27. 27.

    Casciola, M., Alberti, G., Sganappa, M. & Narducci, R. On the decay of Nafion proton conductivity at high temperature and relative humidity. J. Power Sources 162, 141–145 (2006).

  28. 28.

    Simner, S. P. & Stevenson, J. W. Compressive mica seals for SOFC applications. J. Power Sources 102, 310–316 (2001).

  29. 29.

    Boscoboinik, J. A., Yu, X., Shaikhutdinov, S. & Freund, H. J. Preparation of an ordered ultra-thin aluminosilicate framework composed of hexagonal prisms forming a percolated network. Microporous Mesoporous Mater. 189, 91–96 (2014).

  30. 30.

    Bae, S. et al. 30 inch roll-based production of high-quality graphene films for flexible transparent electrodes. Nat. Nanotechnol. 5, 574–578 (2010).

  31. 31.

    Yang, Q. et al. Ultrathin graphene-based membrane with precise molecular sieving and ultrafast solvent permeation. Nat. Mater. 16, 1198–1202 (2017).

Download references

Acknowledgements

The work was supported by the Lloyd’s Register Foundation, the Engineering and Physical Sciences Research Council (EPSRC)—EP/N010345/1, EP/M010619/1 and EP/P009050/1, the European Research Council, the Graphene Flagship and the Royal Society. M.L.-H. acknowledges a Leverhulme Early Career Fellowship, G.-P.H. acknowledges a Marie Curie International Incoming Fellowship, and L.M. acknowledges the EPSRC NOWNano programme for funding. Y.Z. acknowledges the assistance of Eric Prestat in TEM specimen preparation. Computational resources were provided by the TUBITAK ULAKBIM High Performance and Grid Computing Center (TR-Grid e-Infrastructure).

Author information

M.L.-H. and A.K.G. designed and directed the project. L.M. and G.-P.H. fabricated devices, performed measurements and carried out data analysis with help from S.Z. C.B. and F.M.P. provided theoretical support. Y.Z. and S.J.H. performed electron microscopy imaging and analysis. L.M., A.K.G. and M.L.-H. wrote the manuscript. All authors contributed to discussions.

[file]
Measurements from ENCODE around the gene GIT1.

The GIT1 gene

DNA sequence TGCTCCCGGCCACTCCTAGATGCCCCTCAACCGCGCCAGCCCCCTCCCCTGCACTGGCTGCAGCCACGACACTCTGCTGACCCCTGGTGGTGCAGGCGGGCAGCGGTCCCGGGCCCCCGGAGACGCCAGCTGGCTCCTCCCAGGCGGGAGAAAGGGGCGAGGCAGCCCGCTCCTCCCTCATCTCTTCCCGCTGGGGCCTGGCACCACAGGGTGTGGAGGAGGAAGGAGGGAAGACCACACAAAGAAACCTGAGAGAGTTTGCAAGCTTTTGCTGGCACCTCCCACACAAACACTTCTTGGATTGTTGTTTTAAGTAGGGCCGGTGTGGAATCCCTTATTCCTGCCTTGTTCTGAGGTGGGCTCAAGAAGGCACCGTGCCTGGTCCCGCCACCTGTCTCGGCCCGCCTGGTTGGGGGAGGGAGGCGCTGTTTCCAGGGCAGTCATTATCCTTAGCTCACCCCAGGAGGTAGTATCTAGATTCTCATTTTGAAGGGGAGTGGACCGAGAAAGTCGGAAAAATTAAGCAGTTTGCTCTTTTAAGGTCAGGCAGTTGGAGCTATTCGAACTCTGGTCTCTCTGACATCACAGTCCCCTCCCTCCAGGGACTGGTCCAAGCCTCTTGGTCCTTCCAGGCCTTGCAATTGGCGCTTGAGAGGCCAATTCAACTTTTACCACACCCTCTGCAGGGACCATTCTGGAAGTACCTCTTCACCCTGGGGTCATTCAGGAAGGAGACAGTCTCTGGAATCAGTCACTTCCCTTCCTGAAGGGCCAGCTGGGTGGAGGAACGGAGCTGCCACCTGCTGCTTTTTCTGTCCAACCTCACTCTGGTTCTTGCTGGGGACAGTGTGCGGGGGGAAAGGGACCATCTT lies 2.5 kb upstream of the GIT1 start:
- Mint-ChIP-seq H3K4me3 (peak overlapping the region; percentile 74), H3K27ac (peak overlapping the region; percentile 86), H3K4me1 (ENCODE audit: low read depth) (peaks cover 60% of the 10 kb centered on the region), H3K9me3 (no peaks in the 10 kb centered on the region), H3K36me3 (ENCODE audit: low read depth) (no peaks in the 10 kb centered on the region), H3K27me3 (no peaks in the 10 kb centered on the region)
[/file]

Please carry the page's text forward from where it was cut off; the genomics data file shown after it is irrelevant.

Correspondence to G.-P. Hao or A. K. Geim or M. Lozada-Hidalgo.

Ethics declarations

Competing interests

The authors declare no competing interests.

Additional information

Peer review information: Nature Nanotechnology thanks Sang Soo Lee and the other, anonymous, reviewer(s) for their contribution to the peer review of this work.

Publisher’s note: Springer Nature remains neutral with regard to jurisdictional claims in published maps and institutional affiliations.

Supplementary information

supplementary Information

Supplementary Figs. 1–8, methods, discussion and refs. 1–37.

Rights and permissions

Reprints and Permissions

About this article

Verify currency and authenticity via CrossMark

Cite this article

Mogg, L., Hao, G., Zhang, S. et al. Atomically thin micas as proton-conducting membranes. Nat. Nanotechnol. 14, 962–966 (2019). https://doi.org/10.1038/s41565-019-0536-5

Download citation